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Pru, L&G and Just Retirement ‘set to struggle’ post-Brexit

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Prudential, Legal & General and the Just Retirement Partnership group have been earmarked as firms that could suffer if the recent market volatility following the EU vote continues.

An analyst’s note published by JP Morgan Cazenove this morning says some firms are better positioned than others to cope with the share price falls seen on Friday after the UK decided to leave the EU.

The note examines whether firms have enough capital under Solvency II requirements to withstand sustained market volatility.

Analyst Ashik Musaddi says due to the risk of credit defaults, downgrades to credit ratings and the prospect of a cut to interest rates, the three firms would struggle on capital.

Musaddi says: “If this is the beginning of the volatility then we believe the group of insurers that would struggle the most are Prudential, L&G and the Just Retirement Partnership group as the starting capital position isn’t very impressive.”

The analyst note goes on to explain that Just Retirement Partnership shares may come under added pressure due to a potential decline in bulk annuities business in the event lower interest rates continue.

Conversely, the JP Morgan Cazenove note argues the falls in the share price of St James’s Place, which fell to 521p in early trading on Friday, “look aggressive”.

It says if this is the end of market volatility, the share price falls seen for L&G may also be overly harsh.

Musaddi says: “In light of uncertainty around volatility, we would remain positioned with insurers that have strong stock of capital such as SJP, Standard Life and Aviva, yet offer strong flow of capital to shareholders in the form of dividends.”



Aviva: ‘We can withstand market stress’

Aviva has issued a statement in a bid to calm nervous investors following dramatic falls in its share price on the news of the UK’s vote to leave the EU. The provider’s share price fell on Friday morning from 445p the previous evening to 290p. As at 8.30am this morning Aviva’s shares were trading at […]


Investors blocked from trading as markets seize up

Investors are unable to trade electronically across the industry as markets have seized following a surge in trading after the UK voted to leave the EU. A number of platforms are unable to process investor requests to trade, as they are not receiving prices from market makers, Money Marketing sister publication Fund Strategy understands. The surge in […]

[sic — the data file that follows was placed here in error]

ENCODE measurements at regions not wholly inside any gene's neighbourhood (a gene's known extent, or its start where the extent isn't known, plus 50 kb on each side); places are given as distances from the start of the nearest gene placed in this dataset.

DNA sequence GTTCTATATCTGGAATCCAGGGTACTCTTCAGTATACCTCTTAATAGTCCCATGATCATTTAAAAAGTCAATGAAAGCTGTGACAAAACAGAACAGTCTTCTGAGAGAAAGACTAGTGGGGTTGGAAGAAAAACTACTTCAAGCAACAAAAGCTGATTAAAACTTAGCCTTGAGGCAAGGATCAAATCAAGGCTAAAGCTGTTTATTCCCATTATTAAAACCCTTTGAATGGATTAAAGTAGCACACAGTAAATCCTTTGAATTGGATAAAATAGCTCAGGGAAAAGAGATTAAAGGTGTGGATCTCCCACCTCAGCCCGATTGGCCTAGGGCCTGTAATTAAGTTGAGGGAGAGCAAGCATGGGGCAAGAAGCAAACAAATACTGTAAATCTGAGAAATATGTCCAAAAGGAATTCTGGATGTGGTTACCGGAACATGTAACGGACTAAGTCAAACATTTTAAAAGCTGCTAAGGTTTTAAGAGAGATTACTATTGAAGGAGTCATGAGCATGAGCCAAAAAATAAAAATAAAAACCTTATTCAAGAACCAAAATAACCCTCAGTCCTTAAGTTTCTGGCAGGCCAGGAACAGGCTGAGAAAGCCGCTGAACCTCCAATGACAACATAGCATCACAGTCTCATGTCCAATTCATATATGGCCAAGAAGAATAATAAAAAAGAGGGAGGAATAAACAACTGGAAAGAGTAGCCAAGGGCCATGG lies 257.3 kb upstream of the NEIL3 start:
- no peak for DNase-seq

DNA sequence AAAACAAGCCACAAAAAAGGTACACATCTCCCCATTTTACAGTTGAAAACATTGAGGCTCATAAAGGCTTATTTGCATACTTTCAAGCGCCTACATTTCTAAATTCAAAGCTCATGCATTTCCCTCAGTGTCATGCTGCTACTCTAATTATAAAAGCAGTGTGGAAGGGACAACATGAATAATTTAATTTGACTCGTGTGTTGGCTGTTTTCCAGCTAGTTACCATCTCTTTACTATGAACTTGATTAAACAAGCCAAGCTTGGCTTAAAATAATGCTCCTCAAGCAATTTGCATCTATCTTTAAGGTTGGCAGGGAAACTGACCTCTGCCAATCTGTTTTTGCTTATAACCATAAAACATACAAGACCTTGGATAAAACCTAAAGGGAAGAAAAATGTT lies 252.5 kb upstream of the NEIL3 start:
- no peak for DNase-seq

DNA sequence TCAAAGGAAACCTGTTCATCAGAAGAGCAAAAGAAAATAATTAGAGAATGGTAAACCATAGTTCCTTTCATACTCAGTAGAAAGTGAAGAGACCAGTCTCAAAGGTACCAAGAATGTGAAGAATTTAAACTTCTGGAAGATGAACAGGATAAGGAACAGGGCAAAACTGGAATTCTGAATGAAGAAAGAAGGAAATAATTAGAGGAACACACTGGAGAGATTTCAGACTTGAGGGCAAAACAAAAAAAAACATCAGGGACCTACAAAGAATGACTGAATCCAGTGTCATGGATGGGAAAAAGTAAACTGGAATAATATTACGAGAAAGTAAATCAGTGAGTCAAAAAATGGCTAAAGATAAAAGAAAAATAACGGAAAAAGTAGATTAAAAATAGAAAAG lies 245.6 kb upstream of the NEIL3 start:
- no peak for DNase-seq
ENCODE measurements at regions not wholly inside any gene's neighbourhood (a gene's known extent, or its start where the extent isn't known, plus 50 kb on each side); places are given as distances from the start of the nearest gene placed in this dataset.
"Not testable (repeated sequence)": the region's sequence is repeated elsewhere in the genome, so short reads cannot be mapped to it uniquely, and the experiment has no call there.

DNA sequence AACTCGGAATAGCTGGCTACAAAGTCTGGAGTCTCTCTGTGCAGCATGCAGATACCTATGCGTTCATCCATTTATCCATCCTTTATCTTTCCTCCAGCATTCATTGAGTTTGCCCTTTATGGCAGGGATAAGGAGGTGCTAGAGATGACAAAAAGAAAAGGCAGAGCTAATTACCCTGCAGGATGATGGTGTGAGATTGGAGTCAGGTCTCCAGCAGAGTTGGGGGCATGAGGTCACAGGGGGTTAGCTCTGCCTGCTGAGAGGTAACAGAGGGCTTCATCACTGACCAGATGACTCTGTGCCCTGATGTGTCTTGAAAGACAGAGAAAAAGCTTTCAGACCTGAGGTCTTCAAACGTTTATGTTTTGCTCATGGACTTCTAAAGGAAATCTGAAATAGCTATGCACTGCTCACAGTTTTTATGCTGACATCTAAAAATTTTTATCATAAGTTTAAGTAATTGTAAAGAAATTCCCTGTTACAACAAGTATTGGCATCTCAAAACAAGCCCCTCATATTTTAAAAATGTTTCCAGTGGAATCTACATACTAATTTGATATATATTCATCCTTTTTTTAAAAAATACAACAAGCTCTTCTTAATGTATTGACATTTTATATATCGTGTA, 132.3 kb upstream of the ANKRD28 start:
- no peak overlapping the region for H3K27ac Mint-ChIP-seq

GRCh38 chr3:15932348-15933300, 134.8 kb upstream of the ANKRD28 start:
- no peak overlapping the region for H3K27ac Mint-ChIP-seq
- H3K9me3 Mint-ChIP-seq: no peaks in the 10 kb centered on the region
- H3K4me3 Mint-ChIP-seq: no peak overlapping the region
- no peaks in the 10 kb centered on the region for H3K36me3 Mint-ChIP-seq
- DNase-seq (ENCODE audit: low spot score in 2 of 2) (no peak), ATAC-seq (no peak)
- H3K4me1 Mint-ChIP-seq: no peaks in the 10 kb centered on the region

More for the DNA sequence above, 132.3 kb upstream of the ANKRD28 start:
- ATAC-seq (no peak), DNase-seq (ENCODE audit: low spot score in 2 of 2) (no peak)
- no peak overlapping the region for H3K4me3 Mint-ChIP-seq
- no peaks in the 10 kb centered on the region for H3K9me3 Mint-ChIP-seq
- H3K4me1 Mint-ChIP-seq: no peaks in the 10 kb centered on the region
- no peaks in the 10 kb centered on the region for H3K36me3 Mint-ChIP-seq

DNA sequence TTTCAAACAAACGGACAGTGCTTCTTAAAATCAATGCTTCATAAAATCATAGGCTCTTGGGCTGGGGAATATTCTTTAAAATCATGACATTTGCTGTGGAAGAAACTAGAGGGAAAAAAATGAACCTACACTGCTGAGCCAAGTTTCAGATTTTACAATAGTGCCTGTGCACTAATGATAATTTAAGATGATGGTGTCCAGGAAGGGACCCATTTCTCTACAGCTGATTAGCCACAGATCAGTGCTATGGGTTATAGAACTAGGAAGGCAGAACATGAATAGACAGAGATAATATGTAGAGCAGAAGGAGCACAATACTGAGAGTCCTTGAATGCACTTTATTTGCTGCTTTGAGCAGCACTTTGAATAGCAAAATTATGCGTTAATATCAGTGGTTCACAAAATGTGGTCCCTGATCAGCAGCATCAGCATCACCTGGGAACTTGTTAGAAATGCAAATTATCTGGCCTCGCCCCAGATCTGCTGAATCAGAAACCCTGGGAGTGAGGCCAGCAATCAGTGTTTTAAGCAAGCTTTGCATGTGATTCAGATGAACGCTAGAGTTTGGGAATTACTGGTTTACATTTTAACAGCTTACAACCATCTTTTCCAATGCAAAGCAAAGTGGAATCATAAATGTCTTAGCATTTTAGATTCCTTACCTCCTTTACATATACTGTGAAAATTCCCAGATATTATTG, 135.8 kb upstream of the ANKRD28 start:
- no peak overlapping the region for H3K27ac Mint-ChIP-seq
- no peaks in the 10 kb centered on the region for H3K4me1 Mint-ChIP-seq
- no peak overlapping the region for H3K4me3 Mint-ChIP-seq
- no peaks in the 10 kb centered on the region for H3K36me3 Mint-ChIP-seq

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There are 5 comments at the moment, we would love to hear your opinion too.

  1. Well, here we go again. More scaremongering to keep the markets volatile – wasn’t it this sort of reporting that started the run on NPI and Northern Rock?

  2. Indeed. Right now, the biggest threat to the markets seems to be coming from journalists trying to keep the drama going. Let’s all settle down. The fundamentals of the economy haven’t changed. There is still the same amount of people eating, working and playing in the UK as there was last Thursday and businesses have to cater for them. Only 6% of UK firms actually export and even they shouldn’t be affected for a few years – giving plenty of time for a rethink of strategy.
    Undoubtedly Brexit will mean changes but we need to stop reacting like there’s a meteor just been spotted heading for Earth and it’s only three days away.

  3. I agree, all of the politicians and big business scaremongering pre Thursday’s vote has not come to fruition. No wars yet (David C!), no £30bn black hole (George O!), no Pension demise (Baroness A!). Just Keep Calm and Carry On.

  4. Oh how nice it must be to be an Ostrich. The FSTE100 – 52 week high has been 6,800. You are being sanguine because it is at 6,100. If things had been ‘normal’ over the last 8 years where should it be today? 7,500 or more? There is rejoicing because the FTSE 250 (the UK barometer) recovered 3.6% after losing 14.2% and is down some 13% since this time last year.

    Vodafone, EasyJet, JP Morgan, HSBC, Nissan, Honda and goodness knows who else are reviewing their positions. Deutsche Bourse is wondering whether the proposed merger is now worthwhile. Branson has scrapped a merger that would have created about 3,000 jobs because of the result. Is this just the top of the iceberg? I’m certainly not as complacent as the other posts on this site.

  5. No doubt about it we are in for a very bumpy ride.
    Please don’t play it down and I am not a scaremonger either.

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